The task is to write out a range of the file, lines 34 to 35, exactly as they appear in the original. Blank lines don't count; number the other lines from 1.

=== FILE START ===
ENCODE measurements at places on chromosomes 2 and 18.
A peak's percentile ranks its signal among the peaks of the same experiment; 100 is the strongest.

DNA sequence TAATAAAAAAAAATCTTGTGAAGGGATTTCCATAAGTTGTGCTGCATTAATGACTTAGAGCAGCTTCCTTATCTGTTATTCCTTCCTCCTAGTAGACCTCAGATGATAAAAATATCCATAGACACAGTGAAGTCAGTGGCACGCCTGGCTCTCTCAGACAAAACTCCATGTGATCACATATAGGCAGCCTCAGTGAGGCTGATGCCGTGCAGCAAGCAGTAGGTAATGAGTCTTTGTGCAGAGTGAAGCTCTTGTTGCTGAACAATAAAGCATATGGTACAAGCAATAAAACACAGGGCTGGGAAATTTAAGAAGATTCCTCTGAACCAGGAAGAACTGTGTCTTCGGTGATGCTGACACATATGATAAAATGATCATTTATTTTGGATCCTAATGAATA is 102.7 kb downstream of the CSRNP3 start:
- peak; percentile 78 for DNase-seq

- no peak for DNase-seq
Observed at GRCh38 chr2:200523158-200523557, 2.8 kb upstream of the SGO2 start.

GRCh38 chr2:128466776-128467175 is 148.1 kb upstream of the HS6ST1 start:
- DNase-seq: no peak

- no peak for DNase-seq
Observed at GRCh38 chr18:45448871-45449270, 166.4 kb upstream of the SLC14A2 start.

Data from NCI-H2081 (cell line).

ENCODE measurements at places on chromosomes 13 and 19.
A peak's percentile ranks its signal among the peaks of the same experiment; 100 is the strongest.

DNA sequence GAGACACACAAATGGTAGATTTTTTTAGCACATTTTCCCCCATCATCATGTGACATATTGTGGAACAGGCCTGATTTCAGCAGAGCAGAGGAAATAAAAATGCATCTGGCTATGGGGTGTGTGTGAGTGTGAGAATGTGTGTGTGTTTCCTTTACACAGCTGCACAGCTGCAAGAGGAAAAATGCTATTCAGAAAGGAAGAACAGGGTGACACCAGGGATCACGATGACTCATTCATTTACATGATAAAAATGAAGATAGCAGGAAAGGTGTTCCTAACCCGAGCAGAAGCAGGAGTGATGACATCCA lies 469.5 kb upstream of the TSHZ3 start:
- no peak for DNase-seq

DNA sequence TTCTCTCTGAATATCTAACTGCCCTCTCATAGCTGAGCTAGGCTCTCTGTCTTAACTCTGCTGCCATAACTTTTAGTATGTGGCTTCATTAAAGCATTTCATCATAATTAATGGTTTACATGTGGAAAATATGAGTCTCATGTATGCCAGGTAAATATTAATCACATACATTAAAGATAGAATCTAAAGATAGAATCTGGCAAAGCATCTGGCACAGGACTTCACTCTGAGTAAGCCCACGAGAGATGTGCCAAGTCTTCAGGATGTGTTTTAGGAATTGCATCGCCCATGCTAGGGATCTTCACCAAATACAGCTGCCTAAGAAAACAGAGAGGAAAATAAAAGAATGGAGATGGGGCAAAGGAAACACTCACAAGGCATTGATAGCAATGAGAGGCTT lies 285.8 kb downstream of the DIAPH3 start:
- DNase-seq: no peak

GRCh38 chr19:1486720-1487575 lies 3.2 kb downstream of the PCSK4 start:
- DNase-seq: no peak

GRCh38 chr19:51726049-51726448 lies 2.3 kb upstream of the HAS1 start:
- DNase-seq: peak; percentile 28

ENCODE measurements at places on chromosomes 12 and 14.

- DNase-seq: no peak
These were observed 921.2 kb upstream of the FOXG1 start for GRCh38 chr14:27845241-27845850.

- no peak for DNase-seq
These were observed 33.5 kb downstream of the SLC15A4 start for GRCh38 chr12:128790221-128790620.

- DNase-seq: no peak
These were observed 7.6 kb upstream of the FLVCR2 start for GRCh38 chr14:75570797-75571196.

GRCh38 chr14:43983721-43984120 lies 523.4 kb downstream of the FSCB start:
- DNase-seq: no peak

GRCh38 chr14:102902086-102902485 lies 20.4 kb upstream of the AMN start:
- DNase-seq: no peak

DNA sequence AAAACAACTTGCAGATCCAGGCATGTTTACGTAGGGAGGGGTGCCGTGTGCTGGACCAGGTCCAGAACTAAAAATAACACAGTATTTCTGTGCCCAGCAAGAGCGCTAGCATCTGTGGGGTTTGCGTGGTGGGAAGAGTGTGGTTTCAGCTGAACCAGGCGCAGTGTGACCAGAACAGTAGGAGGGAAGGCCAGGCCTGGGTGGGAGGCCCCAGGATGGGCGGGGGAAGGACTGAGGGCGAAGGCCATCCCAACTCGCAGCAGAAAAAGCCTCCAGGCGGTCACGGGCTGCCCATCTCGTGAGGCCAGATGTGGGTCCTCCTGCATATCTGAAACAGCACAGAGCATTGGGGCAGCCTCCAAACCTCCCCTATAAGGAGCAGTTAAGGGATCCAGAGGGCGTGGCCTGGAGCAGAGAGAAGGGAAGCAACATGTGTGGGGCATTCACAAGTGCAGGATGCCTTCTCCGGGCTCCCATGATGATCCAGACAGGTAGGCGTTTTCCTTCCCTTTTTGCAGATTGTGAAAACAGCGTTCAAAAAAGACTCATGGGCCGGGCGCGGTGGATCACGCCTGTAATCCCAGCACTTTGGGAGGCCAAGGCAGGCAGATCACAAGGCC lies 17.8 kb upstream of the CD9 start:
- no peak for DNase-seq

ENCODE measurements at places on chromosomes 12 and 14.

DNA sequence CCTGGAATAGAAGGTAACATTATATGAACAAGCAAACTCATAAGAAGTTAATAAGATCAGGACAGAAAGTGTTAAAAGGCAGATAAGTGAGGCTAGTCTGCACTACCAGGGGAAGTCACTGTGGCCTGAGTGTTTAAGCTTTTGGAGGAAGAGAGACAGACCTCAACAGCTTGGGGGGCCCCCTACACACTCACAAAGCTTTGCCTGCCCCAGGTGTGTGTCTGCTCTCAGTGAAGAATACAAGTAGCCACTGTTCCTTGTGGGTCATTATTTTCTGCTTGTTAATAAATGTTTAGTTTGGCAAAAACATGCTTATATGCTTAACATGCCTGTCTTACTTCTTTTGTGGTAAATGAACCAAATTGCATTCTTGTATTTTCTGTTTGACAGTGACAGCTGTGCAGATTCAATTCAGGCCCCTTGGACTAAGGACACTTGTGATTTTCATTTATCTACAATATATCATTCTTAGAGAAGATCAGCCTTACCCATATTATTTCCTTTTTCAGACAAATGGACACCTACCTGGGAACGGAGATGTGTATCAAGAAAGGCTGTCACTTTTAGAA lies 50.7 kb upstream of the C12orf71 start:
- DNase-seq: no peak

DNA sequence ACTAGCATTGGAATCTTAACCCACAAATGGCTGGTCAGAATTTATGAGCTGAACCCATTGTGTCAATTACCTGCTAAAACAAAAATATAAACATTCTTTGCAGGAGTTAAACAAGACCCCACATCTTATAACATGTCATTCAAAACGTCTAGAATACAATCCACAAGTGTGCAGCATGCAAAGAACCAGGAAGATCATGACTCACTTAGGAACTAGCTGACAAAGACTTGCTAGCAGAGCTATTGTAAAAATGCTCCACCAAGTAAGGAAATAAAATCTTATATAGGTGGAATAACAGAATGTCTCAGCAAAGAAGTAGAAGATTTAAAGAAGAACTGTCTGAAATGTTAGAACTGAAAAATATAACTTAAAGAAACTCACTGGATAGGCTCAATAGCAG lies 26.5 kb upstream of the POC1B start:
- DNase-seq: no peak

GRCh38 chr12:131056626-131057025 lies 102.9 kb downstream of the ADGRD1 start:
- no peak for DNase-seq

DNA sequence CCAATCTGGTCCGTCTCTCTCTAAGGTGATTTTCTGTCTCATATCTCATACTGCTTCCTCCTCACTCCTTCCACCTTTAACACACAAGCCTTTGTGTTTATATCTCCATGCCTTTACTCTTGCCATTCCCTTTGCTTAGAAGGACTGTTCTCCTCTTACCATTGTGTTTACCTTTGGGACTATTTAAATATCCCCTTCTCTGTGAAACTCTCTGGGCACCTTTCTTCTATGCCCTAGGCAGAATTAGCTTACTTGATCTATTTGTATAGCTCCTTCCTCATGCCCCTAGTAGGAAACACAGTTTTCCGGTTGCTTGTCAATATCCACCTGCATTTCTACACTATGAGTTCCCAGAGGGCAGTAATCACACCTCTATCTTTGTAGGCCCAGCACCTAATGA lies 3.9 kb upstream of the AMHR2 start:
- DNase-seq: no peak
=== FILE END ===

- no peak for DNase-seq

ENCODE measurements at places on chromosomes 12 and 14.